A bad divorce
It’s been almost a year since the U.K. came to an 11th hour exit agreement with the European Union on December 24, 2020, and Brexit became effective on January 1, 2021. Prime Minister Boris Johnson had hailed the exit agreement as fostering frictionless trade and lauded Brexit as opening a new era of prosperity for the United Kingdom.
However, this abrupt transition gave little or no time for companies to prepare for the new reality. A number of laws, rules and regulations had to change almost overnight.
A new border
The new border established between the U.K. and its largest trading partner the E.U. greatly affected the movement of goods.
A year into it, let’s look at the consequences. Having a border means that goods, which used to travel unhindered, now have to stop and go through customs paperwork and procedures, security, health and other clearances before proceeding to their destination. This invariably leads to additional costs, direct and indirect, as well as delays.
The impact seems to have been more severe for small and medium U.K. companies shipping small orders to E.U. consumers. The sanitary certificate alone costs £150 (about $255), in addition to the regular documentation and customs broker costs, plus new labelling requirements and higher transport costs due to the border waiting time. This penalizes small exporters and it’s been reported that many U.K. SMEs have stopped selling to E.U. customers as a result.
Larger companies overcame this by opening distribution centres in continental Europe, with the Netherlands and Belgium the main beneficiaries. This also has a cost, but allows companies to continue in business.
All industries were affected, but the seafood industry seems to have suffered the most, particularly Scottish exporters of fresh fish and shellfish. Another industry feeling the pinch is exporters of Scotch whisky. U.K. exports of whiskies to the E.U. were £105.7 million ($175.9 million) lower between January and May 2021 compared to 2019.
U.K. exports to the E.U. account for about 45 percent of total exports, while imports from the E.U. account for 55 percent of all imports. For some products, the dependence on supplies from the EU is striking. For example, the U.K. imports about 85 percent of its fresh produce from Europe. The Netherlands provides the bulk of tomatoes and onions. Spain supplies most of the cauliflower and celery, and France is the leading potato supplier.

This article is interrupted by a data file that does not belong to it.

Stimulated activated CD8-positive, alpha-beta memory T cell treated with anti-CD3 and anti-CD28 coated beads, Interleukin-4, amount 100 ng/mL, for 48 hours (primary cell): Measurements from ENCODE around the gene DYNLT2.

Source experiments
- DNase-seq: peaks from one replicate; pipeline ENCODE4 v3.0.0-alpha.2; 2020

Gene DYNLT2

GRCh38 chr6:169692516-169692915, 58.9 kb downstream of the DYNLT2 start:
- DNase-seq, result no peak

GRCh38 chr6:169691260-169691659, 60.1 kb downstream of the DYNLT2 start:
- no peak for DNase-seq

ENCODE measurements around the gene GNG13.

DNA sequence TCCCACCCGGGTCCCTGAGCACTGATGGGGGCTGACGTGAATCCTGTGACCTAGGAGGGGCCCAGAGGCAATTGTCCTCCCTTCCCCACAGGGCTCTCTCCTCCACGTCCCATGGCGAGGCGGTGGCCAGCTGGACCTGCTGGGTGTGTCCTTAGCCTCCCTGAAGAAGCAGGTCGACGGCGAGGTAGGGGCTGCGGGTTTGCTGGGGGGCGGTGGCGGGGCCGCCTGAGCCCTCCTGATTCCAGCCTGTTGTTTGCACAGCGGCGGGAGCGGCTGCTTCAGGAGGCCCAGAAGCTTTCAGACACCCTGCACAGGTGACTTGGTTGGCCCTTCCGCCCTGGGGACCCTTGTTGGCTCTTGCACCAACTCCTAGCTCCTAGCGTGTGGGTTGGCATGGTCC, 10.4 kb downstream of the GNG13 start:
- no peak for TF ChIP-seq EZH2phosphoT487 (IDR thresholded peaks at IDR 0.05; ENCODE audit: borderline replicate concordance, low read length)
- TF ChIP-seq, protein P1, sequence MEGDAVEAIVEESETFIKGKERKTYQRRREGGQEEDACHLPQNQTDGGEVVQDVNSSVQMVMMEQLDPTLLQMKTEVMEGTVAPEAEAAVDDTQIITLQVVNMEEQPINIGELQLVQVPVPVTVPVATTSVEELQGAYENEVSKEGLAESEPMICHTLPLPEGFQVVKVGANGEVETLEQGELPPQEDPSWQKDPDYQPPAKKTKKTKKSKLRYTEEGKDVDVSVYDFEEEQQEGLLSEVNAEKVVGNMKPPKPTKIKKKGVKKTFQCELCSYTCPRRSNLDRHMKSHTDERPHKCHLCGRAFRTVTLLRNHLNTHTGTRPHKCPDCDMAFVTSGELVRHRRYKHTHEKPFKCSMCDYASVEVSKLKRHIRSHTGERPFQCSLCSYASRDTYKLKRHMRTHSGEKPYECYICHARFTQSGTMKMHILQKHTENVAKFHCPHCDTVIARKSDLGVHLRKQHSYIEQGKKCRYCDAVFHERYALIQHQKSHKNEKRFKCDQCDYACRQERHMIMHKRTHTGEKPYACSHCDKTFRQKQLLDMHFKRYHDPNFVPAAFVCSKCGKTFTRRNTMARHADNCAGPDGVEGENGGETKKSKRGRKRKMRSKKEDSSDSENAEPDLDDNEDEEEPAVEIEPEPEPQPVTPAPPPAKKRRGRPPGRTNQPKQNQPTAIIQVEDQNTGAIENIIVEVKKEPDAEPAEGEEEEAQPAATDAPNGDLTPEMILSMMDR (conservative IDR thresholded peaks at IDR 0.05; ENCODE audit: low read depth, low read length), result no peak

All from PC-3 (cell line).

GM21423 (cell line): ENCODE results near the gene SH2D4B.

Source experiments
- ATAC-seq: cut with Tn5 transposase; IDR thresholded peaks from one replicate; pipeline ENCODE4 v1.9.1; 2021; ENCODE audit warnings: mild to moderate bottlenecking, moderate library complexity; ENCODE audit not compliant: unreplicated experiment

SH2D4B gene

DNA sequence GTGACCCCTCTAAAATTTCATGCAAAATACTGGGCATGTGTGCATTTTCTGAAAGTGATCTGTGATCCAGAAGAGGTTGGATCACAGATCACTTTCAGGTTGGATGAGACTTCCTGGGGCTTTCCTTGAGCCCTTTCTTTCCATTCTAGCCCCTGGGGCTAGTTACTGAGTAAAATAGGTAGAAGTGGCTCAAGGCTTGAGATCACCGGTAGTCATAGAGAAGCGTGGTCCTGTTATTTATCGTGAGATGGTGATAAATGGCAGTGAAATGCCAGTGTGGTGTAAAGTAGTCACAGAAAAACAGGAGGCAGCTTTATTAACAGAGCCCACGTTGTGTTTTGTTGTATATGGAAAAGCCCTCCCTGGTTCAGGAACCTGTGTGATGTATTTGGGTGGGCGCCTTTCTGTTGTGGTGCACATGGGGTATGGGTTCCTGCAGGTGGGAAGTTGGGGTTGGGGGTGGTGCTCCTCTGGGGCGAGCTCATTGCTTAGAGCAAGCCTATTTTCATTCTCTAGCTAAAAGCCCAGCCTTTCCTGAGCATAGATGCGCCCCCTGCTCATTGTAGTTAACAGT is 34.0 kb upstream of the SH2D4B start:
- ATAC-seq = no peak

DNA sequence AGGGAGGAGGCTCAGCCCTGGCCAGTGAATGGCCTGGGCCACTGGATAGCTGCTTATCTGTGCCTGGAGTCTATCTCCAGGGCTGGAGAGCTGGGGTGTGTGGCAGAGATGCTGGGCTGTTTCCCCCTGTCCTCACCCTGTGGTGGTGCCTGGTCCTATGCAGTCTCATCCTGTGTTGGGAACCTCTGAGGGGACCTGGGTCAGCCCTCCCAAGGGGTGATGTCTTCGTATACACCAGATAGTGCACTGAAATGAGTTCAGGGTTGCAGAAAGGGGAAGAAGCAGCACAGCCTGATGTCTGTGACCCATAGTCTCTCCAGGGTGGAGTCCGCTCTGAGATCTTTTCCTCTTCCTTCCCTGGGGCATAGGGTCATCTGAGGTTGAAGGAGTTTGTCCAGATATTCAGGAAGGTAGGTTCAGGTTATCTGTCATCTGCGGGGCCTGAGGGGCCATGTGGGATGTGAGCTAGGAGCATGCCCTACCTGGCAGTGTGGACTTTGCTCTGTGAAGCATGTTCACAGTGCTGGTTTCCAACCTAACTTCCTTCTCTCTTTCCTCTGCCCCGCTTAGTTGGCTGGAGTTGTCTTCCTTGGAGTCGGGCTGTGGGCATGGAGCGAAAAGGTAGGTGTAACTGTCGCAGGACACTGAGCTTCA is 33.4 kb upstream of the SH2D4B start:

In addition to shortages and higher costs in stores and supermarkets, British consumers have been hit with fuel supply issues caused by rising energy costs and labour shortages. When it was part of the European Union, the U.K. had access to truck drivers who now require work visas to drive in Britain. The U.K. government had to rely on the armed forces to help with the delivery of fuel across the country, while a special measure to expedite visas for up to 5,000 E.U. truck drivers brought no tangible results, as very few applied.
On the political front, things are rocky with every month or even week bringing new challenges. A major issue is the Northern Ireland Protocol, which the U.K. wants to repeal or renegotiate. The protocol leaves an open border between Northern Ireland and the Republic of Ireland, but introduces a sea border between Great Britain and Northern Ireland. This compromise was agreed to by both sides and enshrined in a treaty, which the U.K. is not applying, as border checks and controls have been delayed.
A dispute over fishing rights and licences, involving mainly French fishermen but also Dutch and Belgians, has flared up and there are threats of a “trade war” erupting between the U.K. and E.U.
The big picture
Overall, U.K. trade is lagging the rest of the world. Brexit is limiting trade as the country is trying to pull out of its worst economic downturn in a century. Great Britain is trailing the trading performance of the U.S. and the E.U. as the pandemic recedes and the economy picks up globally, while Brexit intensifies the disruption felt from global supply chain bottlenecks.
As to the new era of prosperity, it may have to wait a while. While being outside Europe, the British government will likely continue to blame the E.U. for many of its ills for some time, a convenient political survival strategy.
In 2016, the Brexit referendum year, who would have thought that things would turn out this way? At a time when governments around the world must work together to tackle the pandemic, the environment and global warming, growing inequalities, the economy and more, it’s highly regrettable to see the waste of time, energy and money resulting from Brexit, which is a totally self-created issue.